The exclusivity implies that std::unique_ptr is a move-only type, and so:

The ownership means that the managed data should be destroyed when the managing object is:

Most likely you need this smart pointer when you want to switch from raw pointers to smart pointers.

An example

Type std::unique_ptr is a templated type: you need to pass the type of managed data as an argument to the template type. We pass the template arguments in the angle brackets, i.e., <>, like this:

std::unique_ptr<managed_data_type> p;

In the example below, the managing object p manages the data of type int, which will be automatically destroyed by p when it goes out of scope.

#include <memory>

int
main()
{
  std::unique_ptr<int> p(new int);
}

Function std::make_unique

Function template std::make_unique was introduced for convenience (we could do without it): it creates both the managing object, and the managed data.

We can create the managed data yourself with the new operator, and pass its raw pointer to the managing object like this:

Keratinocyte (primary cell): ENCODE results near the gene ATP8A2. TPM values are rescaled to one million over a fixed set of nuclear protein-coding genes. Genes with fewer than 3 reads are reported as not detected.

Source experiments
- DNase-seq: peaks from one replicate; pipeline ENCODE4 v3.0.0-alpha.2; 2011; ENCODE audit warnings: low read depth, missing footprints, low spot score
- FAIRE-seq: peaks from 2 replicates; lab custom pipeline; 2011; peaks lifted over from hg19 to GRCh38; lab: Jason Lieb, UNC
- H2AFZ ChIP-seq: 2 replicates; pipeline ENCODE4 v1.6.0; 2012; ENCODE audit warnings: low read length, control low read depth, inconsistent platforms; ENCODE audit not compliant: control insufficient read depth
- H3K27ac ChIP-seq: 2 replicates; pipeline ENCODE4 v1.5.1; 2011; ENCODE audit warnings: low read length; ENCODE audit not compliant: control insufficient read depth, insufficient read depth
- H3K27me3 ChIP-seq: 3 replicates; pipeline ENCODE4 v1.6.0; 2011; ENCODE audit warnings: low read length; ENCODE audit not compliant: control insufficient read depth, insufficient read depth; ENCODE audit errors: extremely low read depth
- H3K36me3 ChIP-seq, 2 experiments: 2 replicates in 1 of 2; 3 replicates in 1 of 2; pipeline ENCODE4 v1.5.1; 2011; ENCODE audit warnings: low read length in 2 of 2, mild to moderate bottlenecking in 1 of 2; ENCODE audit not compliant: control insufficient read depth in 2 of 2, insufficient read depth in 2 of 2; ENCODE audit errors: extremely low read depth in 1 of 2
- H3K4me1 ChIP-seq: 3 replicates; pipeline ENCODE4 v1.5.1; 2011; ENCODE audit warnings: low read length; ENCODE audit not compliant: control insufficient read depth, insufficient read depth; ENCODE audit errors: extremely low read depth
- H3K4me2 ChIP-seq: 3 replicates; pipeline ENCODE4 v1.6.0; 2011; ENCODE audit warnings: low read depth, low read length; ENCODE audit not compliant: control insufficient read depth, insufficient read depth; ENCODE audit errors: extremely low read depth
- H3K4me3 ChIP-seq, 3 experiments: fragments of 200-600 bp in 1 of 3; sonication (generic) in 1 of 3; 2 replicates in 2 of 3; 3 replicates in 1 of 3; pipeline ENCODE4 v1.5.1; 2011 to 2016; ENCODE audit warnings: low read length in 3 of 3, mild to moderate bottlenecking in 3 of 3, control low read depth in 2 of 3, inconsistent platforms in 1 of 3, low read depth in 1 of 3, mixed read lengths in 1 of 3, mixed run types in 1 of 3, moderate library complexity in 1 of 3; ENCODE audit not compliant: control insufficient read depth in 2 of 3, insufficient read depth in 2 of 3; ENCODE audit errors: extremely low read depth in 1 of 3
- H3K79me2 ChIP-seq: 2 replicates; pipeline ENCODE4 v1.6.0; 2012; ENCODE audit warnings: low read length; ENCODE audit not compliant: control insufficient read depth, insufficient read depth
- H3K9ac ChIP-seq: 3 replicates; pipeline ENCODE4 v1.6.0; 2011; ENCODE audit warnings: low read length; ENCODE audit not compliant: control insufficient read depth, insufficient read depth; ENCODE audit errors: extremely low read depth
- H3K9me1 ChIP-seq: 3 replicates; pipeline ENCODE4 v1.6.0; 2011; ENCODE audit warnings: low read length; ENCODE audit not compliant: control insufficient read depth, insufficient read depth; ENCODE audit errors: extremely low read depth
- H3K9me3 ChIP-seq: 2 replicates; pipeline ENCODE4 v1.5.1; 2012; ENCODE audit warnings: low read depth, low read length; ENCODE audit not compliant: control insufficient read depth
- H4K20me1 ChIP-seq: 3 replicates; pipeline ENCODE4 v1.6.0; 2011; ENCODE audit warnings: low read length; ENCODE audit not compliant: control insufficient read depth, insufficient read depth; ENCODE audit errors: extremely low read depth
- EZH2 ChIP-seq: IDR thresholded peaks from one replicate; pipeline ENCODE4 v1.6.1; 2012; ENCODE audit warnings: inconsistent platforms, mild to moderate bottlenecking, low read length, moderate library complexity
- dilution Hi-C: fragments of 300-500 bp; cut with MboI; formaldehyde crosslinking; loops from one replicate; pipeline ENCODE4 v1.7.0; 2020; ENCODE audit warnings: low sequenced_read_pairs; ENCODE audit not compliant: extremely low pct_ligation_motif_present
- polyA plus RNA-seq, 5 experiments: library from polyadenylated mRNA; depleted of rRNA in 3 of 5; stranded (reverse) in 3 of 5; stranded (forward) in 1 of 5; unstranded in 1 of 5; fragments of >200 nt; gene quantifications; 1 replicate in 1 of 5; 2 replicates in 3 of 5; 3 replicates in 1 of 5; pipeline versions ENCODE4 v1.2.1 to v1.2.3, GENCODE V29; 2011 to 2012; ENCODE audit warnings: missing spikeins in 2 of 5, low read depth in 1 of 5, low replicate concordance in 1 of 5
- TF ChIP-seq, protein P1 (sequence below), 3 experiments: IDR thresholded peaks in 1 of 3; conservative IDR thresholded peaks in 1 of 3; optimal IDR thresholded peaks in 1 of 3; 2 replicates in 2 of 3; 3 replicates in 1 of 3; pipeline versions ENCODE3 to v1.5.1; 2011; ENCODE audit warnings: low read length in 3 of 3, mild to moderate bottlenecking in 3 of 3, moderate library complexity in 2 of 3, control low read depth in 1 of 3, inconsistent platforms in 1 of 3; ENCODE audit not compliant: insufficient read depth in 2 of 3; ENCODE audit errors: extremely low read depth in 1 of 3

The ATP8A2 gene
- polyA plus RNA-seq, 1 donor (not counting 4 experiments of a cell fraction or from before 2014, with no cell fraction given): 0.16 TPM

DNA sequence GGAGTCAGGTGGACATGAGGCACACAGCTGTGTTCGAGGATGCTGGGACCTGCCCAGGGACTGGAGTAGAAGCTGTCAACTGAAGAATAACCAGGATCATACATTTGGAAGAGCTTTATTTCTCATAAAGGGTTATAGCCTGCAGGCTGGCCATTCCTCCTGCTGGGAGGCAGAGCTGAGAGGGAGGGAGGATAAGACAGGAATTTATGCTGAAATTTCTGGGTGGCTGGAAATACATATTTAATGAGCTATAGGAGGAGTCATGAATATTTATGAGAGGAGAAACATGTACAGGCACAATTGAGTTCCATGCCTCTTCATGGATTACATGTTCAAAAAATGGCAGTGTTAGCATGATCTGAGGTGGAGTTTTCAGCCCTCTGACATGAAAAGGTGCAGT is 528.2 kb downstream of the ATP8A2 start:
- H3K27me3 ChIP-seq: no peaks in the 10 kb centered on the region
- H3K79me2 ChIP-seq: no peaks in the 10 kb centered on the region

unique_ptr<A> up(new A("A1"));

Instead, we can write the equivalent code like this, without typing type A twice:

auto up = make_unique<A>("A1");

Function std::make_unique introduces no overhead: the move constructor will be elided, the return value optimization will take place, and so the managing object will be created directly in the location of up.

By type auto above we ask the compiler to make the type of up the same type as the type of the initializing expression make_unique<A>("A1"), which is std::unique_ptr<A>. We could have equivallently written:

unique_ptr<A> up = make_unique<A>("A1");

To use function std::make_unique, you need to pass the template argument, which is the type of the managed data to create, and manage. The arguments (none, one or more) of the function are passed to the constructor of the managed data (a feat accomplished with the variadic templates). In the example above "A1" is the argument passed to the constructor of type A.